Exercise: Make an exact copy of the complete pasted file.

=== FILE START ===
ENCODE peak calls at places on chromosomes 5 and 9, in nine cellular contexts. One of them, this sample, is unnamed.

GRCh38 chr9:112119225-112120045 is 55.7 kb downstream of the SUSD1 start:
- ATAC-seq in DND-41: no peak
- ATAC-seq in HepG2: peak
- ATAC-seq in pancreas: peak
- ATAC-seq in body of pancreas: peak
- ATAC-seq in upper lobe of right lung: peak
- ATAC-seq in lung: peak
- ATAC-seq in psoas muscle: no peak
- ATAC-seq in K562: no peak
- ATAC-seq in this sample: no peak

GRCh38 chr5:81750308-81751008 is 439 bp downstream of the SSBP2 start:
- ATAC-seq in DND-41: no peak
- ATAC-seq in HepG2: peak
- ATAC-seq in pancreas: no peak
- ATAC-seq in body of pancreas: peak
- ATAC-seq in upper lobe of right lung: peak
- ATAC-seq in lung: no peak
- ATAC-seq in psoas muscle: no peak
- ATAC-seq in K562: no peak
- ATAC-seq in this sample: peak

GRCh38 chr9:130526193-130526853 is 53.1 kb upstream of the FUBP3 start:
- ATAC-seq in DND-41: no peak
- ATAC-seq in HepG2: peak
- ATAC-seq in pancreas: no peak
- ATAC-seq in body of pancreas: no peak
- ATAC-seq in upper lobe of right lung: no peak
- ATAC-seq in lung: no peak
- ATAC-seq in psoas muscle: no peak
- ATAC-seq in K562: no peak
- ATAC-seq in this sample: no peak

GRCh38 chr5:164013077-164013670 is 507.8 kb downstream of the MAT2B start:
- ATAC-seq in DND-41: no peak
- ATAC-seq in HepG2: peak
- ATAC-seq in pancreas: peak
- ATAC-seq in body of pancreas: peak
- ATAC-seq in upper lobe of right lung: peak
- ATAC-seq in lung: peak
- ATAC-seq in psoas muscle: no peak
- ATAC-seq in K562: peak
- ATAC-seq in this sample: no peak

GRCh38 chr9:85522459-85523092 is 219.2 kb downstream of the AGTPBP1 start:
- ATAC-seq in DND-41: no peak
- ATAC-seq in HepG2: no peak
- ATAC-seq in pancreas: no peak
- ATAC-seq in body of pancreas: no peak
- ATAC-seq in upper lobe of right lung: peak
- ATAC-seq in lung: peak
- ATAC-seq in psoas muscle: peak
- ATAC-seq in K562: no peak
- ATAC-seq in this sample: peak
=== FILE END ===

ENCODE peak calls at places on chromosomes 5 and 9, in nine cellular contexts. One of them, this sample, is unnamed.

GRCh38 chr9:112119225-112120045 is 55.7 kb downstream of the SUSD1 start:
- ATAC-seq in DND-41: no peak
- ATAC-seq in HepG2: peak
- ATAC-seq in pancreas: peak
- ATAC-seq in body of pancreas: peak
- ATAC-seq in upper lobe of right lung: peak
- ATAC-seq in lung: peak
- ATAC-seq in psoas muscle: no peak
- ATAC-seq in K562: no peak
- ATAC-seq in this sample: no peak

GRCh38 chr5:81750308-81751008 is 439 bp downstream of the SSBP2 start:
- ATAC-seq in DND-41: no peak
- ATAC-seq in HepG2: peak
- ATAC-seq in pancreas: no peak
- ATAC-seq in body of pancreas: peak
- ATAC-seq in upper lobe of right lung: peak
- ATAC-seq in lung: no peak
- ATAC-seq in psoas muscle: no peak
- ATAC-seq in K562: no peak
- ATAC-seq in this sample: peak

GRCh38 chr9:130526193-130526853 is 53.1 kb upstream of the FUBP3 start:
- ATAC-seq in DND-41: no peak
- ATAC-seq in HepG2: peak
- ATAC-seq in pancreas: no peak
- ATAC-seq in body of pancreas: no peak
- ATAC-seq in upper lobe of right lung: no peak
- ATAC-seq in lung: no peak
- ATAC-seq in psoas muscle: no peak
- ATAC-seq in K562: no peak
- ATAC-seq in this sample: no peak

GRCh38 chr5:164013077-164013670 is 507.8 kb downstream of the MAT2B start:
- ATAC-seq in DND-41: no peak
- ATAC-seq in HepG2: peak
- ATAC-seq in pancreas: peak
- ATAC-seq in body of pancreas: peak
- ATAC-seq in upper lobe of right lung: peak
- ATAC-seq in lung: peak
- ATAC-seq in psoas muscle: no peak
- ATAC-seq in K562: peak
- ATAC-seq in this sample: no peak

GRCh38 chr9:85522459-85523092 is 219.2 kb downstream of the AGTPBP1 start:
- ATAC-seq in DND-41: no peak
- ATAC-seq in HepG2: no peak
- ATAC-seq in pancreas: no peak
- ATAC-seq in body of pancreas: no peak
- ATAC-seq in upper lobe of right lung: peak
- ATAC-seq in lung: peak
- ATAC-seq in psoas muscle: peak
- ATAC-seq in K562: no peak
- ATAC-seq in this sample: peak